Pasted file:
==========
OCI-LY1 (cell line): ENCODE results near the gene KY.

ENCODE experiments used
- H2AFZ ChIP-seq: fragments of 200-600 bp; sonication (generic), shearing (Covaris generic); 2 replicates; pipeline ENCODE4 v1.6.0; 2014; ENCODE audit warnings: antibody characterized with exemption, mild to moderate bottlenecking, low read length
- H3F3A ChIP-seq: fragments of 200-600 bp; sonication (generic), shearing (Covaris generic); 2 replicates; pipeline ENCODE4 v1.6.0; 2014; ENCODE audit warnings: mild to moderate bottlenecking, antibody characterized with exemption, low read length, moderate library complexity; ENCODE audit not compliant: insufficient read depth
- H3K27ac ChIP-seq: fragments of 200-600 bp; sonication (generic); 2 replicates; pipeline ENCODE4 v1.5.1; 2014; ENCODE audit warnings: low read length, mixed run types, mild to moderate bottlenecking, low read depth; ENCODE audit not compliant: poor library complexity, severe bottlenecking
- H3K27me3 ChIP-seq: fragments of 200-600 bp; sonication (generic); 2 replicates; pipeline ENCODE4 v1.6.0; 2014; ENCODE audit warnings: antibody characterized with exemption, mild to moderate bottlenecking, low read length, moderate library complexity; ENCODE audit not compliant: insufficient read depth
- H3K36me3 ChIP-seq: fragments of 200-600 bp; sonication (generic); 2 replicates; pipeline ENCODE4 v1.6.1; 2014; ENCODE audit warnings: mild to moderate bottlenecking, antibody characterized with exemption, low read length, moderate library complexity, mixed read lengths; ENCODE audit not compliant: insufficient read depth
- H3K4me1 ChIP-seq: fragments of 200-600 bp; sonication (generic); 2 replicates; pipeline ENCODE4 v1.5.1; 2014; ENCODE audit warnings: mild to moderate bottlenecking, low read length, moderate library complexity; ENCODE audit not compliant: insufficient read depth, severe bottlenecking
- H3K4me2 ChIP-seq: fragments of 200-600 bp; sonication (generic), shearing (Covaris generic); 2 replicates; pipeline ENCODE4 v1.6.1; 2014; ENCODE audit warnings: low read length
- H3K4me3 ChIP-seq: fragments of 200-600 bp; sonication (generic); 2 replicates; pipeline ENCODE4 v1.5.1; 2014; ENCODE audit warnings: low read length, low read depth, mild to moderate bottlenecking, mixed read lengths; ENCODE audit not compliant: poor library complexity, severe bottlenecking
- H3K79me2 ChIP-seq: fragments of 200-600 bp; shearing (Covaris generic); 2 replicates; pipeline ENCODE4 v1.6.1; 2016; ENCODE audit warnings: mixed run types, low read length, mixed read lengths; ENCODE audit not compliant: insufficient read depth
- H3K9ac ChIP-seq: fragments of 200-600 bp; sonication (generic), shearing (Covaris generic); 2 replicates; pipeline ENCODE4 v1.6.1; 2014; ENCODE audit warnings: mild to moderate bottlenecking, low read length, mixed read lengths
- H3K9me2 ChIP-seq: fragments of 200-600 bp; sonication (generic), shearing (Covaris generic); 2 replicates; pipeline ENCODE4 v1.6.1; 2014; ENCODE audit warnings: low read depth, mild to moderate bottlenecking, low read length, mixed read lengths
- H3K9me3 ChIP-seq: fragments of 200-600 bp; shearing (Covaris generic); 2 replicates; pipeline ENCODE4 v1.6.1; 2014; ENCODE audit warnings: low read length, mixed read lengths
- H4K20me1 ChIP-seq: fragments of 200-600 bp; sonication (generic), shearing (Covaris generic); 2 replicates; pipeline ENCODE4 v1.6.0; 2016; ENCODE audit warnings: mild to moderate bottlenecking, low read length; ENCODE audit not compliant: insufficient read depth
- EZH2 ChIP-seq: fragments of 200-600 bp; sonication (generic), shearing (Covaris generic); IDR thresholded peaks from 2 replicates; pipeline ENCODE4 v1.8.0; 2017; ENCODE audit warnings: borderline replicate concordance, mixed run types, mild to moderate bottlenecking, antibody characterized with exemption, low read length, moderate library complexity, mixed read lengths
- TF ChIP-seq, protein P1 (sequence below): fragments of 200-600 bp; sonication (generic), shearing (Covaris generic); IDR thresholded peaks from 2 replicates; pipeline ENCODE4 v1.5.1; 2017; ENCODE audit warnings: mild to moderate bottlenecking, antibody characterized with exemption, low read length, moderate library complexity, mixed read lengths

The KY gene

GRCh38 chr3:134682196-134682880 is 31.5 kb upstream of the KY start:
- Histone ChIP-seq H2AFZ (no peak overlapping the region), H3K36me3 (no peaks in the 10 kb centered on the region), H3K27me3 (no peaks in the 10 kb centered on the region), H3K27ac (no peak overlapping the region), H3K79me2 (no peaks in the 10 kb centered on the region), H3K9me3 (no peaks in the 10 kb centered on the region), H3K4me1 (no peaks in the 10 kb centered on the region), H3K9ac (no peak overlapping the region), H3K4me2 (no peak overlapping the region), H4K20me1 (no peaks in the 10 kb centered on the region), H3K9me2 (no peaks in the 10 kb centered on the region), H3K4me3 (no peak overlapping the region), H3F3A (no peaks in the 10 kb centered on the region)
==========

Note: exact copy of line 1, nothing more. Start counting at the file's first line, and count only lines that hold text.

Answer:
OCI-LY1 (cell line): ENCODE results near the gene KY.